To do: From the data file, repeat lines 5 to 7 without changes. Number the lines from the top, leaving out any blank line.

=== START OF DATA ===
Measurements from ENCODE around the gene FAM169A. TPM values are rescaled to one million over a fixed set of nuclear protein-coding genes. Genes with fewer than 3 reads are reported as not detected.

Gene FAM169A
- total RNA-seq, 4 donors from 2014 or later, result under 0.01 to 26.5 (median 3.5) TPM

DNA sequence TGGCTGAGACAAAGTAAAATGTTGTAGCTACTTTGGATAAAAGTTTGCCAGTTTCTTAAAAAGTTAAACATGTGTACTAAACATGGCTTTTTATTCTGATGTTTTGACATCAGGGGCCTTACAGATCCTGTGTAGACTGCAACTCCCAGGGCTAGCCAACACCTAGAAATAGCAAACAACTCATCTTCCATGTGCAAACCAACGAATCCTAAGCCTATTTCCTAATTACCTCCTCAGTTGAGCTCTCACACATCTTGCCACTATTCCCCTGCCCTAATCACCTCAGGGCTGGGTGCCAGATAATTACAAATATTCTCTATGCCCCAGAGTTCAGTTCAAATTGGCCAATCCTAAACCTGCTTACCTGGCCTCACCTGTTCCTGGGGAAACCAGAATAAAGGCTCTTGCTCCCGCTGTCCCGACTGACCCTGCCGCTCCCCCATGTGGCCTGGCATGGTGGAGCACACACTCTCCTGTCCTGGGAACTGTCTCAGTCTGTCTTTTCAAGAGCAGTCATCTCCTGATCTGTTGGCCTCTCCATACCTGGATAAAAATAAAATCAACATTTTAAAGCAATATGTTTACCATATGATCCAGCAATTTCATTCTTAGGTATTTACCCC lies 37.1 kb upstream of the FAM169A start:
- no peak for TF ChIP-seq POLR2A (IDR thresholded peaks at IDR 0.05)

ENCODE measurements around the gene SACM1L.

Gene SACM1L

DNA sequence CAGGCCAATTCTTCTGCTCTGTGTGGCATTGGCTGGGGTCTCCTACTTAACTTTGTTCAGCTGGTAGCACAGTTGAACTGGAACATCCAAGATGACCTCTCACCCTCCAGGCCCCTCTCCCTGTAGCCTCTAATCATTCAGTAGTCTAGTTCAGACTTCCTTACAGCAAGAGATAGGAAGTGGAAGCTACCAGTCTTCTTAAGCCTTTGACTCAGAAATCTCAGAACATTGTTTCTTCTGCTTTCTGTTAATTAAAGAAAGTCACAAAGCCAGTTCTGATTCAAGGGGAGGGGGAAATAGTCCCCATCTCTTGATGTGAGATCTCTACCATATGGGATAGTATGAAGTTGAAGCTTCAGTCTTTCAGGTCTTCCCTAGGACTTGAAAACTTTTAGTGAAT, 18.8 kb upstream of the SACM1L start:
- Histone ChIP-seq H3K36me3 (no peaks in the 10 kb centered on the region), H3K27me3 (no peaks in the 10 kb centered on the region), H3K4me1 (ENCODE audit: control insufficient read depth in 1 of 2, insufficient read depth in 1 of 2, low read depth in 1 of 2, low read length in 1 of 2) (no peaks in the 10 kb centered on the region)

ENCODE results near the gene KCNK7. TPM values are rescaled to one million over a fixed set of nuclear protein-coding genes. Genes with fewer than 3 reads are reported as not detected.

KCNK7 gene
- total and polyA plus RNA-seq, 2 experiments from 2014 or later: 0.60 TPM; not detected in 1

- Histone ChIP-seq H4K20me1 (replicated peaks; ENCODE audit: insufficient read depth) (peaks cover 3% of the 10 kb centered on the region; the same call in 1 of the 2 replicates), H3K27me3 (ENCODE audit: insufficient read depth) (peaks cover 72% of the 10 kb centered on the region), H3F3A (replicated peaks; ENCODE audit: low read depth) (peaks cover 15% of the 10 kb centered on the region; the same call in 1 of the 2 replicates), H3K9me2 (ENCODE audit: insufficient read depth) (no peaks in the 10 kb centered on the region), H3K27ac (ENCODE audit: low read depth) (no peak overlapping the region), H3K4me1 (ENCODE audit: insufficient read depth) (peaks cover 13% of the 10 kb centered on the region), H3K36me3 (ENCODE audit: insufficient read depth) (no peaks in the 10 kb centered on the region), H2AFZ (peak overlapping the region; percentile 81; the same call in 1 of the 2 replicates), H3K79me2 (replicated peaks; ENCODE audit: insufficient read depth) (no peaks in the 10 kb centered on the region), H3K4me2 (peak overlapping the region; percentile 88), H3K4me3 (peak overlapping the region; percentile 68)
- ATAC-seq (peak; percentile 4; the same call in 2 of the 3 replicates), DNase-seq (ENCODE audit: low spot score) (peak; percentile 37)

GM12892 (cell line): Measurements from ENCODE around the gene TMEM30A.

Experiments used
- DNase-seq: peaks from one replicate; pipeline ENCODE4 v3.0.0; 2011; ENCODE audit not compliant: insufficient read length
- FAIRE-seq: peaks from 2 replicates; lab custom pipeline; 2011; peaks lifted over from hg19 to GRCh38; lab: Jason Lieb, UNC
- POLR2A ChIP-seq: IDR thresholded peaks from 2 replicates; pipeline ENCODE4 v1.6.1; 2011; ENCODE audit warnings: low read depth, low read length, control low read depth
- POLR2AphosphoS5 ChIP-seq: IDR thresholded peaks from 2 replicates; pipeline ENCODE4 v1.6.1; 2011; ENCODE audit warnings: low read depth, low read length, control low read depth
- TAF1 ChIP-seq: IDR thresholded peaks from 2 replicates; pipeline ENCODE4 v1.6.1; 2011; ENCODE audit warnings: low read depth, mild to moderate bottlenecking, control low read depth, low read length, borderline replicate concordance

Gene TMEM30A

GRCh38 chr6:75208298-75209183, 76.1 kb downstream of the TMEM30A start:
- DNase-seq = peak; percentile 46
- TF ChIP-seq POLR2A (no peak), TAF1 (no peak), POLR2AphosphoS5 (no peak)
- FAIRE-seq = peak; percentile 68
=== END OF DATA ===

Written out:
- no peak for TF ChIP-seq POLR2A (IDR thresholded peaks at IDR 0.05)

ENCODE measurements around the gene SACM1L.

Gene SACM1L